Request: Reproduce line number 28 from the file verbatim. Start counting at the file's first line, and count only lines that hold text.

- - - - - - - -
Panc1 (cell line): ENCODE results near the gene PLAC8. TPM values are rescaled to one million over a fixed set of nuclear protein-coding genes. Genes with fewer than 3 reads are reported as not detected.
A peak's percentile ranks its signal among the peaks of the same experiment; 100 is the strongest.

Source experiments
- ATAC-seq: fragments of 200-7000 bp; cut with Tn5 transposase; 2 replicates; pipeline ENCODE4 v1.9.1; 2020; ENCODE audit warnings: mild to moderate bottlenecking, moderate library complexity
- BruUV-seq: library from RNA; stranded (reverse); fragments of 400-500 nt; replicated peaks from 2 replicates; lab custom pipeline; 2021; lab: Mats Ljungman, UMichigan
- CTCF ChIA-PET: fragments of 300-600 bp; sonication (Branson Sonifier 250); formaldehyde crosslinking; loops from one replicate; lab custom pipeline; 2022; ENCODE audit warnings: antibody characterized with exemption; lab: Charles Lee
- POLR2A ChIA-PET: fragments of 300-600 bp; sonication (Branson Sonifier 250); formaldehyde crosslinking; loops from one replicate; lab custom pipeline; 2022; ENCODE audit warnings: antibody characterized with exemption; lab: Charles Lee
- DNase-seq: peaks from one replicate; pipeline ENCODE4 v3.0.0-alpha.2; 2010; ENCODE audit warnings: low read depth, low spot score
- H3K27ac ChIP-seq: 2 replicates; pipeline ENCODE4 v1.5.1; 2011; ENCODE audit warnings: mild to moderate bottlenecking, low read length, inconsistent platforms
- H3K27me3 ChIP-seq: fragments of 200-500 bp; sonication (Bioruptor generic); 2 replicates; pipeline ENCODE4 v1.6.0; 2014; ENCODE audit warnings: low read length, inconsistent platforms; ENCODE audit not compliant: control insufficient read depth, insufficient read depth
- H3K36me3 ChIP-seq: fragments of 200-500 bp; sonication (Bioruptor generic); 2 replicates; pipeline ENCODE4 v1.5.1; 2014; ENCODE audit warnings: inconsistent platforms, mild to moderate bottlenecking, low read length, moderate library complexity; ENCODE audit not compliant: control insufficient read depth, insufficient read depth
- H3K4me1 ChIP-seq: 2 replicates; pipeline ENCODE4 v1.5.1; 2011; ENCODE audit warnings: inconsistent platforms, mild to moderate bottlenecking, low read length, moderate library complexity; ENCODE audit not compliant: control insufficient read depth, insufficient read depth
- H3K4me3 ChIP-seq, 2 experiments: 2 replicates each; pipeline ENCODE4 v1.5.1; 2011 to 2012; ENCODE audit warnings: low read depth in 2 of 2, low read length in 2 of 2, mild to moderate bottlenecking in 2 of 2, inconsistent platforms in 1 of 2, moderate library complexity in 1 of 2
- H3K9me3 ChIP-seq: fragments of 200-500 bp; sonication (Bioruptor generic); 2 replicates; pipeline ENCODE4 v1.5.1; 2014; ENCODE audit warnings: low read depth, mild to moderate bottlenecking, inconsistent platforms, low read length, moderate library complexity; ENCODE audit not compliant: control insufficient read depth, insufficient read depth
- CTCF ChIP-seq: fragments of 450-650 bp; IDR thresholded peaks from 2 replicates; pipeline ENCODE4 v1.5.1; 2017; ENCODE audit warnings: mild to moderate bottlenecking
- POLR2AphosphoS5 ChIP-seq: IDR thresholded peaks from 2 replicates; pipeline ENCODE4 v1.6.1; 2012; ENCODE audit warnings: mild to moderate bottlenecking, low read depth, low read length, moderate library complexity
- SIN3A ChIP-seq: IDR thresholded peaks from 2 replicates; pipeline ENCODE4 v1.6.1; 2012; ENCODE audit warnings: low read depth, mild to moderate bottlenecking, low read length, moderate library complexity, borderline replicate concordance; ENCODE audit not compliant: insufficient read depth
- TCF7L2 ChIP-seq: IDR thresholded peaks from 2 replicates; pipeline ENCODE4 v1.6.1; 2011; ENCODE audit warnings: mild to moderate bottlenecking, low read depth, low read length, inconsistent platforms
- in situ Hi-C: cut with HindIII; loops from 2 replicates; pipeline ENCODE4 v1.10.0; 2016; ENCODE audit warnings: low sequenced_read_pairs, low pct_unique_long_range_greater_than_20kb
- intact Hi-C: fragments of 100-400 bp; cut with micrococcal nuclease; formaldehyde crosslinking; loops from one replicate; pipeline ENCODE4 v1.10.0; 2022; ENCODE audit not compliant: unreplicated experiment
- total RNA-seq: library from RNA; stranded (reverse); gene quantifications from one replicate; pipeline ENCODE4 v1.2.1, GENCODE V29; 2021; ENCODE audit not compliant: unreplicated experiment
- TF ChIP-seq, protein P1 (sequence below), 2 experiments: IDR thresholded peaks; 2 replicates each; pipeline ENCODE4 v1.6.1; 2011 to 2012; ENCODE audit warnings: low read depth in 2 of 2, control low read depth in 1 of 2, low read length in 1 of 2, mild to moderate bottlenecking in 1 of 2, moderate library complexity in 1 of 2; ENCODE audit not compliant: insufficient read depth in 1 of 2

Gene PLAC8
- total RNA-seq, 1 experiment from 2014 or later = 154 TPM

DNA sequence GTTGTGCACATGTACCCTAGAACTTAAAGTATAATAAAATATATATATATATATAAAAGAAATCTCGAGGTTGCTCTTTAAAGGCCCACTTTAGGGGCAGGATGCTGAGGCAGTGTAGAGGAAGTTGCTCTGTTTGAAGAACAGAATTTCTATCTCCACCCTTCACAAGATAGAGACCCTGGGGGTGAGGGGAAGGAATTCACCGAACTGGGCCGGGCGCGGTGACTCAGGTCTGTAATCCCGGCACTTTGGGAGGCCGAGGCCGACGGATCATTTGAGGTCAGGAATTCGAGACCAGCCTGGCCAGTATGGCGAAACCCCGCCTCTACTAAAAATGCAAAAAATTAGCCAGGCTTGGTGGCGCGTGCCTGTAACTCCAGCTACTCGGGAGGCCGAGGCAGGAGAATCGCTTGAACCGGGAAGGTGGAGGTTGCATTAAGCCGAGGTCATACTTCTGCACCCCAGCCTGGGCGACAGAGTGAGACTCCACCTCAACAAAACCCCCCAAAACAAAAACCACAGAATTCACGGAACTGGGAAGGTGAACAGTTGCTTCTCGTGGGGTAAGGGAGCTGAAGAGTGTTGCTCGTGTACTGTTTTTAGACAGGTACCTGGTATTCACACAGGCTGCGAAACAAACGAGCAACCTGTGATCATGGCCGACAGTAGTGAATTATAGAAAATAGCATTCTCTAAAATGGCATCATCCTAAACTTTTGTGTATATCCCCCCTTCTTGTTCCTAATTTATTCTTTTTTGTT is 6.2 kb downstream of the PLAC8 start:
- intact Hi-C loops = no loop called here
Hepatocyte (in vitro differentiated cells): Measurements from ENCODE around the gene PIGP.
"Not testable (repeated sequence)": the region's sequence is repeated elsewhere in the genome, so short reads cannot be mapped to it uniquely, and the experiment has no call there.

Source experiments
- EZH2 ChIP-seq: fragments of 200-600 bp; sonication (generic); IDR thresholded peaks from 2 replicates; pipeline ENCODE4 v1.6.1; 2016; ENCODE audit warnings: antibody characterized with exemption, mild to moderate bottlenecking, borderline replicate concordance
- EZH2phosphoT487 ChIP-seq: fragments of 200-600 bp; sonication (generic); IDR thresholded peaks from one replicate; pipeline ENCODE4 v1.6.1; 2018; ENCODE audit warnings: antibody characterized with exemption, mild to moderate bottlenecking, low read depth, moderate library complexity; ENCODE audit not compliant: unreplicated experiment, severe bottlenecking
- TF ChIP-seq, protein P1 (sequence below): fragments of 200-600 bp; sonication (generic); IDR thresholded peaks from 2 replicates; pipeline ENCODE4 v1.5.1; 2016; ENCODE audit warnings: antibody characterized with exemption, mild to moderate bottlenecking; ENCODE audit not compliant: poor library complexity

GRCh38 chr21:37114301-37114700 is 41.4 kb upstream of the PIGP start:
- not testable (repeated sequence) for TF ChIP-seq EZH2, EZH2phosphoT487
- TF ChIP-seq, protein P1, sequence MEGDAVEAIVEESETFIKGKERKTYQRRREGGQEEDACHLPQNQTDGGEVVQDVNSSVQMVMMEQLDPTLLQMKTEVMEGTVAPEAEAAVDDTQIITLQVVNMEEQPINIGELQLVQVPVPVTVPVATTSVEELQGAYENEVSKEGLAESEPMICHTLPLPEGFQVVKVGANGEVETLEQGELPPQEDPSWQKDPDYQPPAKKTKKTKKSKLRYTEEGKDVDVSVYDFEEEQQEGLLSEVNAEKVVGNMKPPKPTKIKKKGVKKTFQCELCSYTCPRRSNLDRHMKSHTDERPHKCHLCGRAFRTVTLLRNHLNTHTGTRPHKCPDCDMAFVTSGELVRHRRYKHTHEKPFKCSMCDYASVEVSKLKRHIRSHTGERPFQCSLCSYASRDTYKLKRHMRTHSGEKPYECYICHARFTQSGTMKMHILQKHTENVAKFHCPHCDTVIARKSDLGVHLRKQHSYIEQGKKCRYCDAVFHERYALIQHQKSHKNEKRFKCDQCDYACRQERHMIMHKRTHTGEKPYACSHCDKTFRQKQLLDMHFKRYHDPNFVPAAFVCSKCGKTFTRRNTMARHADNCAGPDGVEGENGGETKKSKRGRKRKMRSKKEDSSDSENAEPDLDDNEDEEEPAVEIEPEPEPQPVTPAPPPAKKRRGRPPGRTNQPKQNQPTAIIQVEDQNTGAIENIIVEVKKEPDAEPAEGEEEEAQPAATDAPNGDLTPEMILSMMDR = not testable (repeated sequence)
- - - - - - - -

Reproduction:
"Not testable (repeated sequence)": the region's sequence is repeated elsewhere in the genome, so short reads cannot be mapped to it uniquely, and the experiment has no call there.